discovered that Japan found a place for both in delivering a holistic approach to wellness. If you review Table
16-7 on page 294 of Lovett-Scott and Prather (2014), you will note that actually only Japan would meet the
author’s criteria for true access to care. They clearly have something to teach the rest of the developed and
developing countries.

Unit IV focused on the financial and interventional aspects of the healthcare delivery system in India and
Canada. We found that each country had positive and negative aspects of their system and that there are no
guarantees to true access to care even when a country offers a national health plan to all citizens. In Unit V,
we discussed prevention and available resources in the United Kingdom and Ghana. We saw that the two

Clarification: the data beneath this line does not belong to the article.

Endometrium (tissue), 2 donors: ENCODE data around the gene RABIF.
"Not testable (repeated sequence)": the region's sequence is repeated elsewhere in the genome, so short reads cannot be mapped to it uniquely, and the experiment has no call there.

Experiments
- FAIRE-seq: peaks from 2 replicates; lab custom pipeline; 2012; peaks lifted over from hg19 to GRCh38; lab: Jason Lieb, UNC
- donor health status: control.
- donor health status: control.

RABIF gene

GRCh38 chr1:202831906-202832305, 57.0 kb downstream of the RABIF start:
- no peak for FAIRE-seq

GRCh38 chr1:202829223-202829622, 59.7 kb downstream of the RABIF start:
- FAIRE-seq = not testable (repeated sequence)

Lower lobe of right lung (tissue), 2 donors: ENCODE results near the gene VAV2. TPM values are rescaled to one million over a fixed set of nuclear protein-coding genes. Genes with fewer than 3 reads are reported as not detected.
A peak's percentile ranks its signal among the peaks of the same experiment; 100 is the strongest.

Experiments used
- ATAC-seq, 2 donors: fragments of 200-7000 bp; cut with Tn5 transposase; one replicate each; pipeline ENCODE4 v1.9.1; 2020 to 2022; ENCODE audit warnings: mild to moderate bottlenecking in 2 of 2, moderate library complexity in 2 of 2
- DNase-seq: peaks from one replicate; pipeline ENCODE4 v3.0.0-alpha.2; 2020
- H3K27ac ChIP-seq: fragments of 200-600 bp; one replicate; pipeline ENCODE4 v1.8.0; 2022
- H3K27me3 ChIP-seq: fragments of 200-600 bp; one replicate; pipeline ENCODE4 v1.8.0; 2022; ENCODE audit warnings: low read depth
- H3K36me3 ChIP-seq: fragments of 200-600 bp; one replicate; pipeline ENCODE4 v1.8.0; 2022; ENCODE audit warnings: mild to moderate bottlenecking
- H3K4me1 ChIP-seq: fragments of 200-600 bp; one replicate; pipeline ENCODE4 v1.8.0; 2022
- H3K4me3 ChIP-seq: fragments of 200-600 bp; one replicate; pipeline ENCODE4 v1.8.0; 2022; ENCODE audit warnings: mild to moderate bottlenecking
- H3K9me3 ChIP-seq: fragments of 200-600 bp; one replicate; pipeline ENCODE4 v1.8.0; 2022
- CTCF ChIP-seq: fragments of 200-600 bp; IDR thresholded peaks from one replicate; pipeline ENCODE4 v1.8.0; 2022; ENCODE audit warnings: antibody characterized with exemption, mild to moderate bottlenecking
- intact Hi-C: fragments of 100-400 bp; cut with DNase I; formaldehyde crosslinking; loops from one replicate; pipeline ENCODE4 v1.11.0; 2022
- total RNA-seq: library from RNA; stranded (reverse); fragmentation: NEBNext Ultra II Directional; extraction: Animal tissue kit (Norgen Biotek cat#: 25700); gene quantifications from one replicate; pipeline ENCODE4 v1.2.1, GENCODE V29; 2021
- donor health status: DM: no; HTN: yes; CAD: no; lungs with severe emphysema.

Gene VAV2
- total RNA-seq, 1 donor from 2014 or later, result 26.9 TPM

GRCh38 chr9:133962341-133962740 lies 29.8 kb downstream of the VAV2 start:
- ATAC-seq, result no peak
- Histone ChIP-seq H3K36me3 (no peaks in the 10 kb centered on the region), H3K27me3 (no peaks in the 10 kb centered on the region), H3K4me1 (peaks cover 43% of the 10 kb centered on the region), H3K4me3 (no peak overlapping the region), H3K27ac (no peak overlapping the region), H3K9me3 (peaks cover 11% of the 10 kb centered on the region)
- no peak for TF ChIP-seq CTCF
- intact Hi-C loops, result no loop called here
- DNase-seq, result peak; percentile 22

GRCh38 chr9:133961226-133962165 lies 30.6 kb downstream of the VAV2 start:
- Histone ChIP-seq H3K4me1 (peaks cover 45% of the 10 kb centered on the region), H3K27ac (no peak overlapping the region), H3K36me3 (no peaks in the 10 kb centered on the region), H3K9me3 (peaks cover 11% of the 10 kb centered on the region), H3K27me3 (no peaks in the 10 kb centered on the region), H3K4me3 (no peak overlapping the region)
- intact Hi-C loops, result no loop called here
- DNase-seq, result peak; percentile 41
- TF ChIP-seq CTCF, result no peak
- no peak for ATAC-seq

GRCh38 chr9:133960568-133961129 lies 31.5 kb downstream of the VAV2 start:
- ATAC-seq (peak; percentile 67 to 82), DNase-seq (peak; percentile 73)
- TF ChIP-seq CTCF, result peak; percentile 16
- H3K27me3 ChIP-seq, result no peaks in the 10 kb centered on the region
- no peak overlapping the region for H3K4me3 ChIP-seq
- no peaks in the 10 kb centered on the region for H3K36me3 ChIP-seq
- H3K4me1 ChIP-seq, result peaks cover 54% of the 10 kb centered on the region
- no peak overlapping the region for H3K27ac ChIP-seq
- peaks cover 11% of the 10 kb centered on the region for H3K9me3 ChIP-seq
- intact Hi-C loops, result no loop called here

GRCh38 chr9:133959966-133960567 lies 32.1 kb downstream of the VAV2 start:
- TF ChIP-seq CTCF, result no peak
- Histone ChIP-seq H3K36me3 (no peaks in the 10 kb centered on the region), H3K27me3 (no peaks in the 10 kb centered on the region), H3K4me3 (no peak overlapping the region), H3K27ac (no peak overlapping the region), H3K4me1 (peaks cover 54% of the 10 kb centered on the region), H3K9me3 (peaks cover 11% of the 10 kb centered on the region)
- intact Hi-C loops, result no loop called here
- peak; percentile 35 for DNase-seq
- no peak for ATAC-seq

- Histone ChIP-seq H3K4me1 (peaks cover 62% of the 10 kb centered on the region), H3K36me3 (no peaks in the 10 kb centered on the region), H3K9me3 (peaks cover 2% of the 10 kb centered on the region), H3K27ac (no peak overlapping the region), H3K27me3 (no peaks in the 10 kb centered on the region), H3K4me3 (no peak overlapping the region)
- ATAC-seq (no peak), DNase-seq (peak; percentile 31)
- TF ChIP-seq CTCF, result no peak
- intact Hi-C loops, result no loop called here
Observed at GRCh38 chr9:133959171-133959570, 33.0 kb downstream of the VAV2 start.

countries had many things in common, including sharing medical personnel. In Unit VI, we discussed the
major health issues and disparities faced by France and Cuba and learned that our cultural biases are not
always warranted and must be examined with great scrutiny when assessing access to quality health care.

In Unit VII, we discussed behavioral and mental health resources around the world. We saw that there are
great variations in how these issues are viewed and the methods used to treat various conditions. We
discussed the stigma that still exists in most cultures and found that there are examples where the developing
countries have much to teach the developed countries. Throughout the textbook, you likely noticed a need to
remain open-minded and to judge the healthcare delivery system on its merits and not on your preconceived


Leadership in Global Health Care:
Making a Personal Difference

HCA 4303, Comparative Health Systems 2



One of the more important messages brought out in the textbook is that each country has at least some
amount of work to do before they will be able to provide true access to quality care. The authors intended for
students to use this information to form a new mindset and to embrace global change (Lovett-Scott & Prather,